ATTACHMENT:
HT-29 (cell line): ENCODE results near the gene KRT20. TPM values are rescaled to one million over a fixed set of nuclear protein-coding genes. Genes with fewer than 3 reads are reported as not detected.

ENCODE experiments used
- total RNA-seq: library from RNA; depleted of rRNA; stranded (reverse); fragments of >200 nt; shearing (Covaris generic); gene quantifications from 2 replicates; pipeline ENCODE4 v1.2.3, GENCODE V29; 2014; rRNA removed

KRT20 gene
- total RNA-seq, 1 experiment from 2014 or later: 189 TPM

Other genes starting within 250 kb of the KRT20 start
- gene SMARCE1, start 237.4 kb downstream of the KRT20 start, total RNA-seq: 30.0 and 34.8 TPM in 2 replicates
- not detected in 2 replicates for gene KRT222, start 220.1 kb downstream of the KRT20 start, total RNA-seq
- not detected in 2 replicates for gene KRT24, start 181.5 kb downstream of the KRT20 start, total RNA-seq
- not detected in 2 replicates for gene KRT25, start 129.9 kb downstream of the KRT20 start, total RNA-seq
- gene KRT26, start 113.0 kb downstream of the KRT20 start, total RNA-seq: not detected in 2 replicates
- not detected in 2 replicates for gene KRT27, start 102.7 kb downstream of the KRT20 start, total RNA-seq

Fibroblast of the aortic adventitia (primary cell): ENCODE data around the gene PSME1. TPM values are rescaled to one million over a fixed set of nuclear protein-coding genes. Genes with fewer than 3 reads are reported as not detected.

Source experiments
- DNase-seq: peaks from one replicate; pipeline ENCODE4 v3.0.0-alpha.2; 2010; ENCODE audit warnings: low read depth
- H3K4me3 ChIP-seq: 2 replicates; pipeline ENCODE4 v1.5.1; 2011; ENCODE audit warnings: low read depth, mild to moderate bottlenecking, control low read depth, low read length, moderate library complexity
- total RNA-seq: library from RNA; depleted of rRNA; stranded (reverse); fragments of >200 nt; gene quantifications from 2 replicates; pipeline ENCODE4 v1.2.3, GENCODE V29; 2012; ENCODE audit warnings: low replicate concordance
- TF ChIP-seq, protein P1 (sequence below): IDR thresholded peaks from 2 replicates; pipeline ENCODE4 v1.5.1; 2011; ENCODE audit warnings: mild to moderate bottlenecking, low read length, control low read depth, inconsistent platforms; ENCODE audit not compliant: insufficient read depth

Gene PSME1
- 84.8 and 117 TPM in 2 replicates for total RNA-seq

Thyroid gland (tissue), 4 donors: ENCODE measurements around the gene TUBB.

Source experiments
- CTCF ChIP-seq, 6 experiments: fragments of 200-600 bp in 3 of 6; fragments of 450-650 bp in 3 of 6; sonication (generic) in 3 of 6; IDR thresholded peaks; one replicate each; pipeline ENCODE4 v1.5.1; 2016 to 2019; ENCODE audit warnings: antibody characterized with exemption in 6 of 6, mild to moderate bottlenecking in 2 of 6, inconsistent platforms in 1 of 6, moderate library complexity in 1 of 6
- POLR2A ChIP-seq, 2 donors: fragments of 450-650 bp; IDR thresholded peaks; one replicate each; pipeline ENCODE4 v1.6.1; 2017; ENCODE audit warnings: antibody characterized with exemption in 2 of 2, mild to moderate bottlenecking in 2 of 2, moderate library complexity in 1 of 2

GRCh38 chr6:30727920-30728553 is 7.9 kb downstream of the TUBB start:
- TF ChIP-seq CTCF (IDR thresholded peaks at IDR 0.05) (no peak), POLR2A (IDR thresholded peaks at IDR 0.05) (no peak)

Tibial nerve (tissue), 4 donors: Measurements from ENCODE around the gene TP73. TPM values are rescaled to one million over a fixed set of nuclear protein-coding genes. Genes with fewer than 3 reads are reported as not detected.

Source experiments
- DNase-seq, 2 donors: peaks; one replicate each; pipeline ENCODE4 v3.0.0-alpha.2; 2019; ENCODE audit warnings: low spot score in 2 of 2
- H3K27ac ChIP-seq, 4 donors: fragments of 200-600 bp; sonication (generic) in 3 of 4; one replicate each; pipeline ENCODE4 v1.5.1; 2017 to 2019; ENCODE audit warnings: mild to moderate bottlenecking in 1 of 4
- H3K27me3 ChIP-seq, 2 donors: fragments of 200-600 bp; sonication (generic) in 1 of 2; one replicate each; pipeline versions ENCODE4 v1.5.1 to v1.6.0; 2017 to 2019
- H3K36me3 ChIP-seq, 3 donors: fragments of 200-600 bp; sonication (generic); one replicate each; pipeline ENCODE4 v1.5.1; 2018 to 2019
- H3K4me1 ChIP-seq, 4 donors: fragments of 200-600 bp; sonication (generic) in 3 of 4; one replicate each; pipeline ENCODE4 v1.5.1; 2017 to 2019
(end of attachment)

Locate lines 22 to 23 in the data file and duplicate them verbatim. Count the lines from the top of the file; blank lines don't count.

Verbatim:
Source experiments
- CTCF ChIP-seq, 6 experiments: fragments of 200-600 bp in 3 of 6; fragments of 450-650 bp in 3 of 6; sonication (generic) in 3 of 6; IDR thresholded peaks; one replicate each; pipeline ENCODE4 v1.5.1; 2016 to 2019; ENCODE audit warnings: antibody characterized with exemption in 6 of 6, mild to moderate bottlenecking in 2 of 6, inconsistent platforms in 1 of 6, moderate library complexity in 1 of 6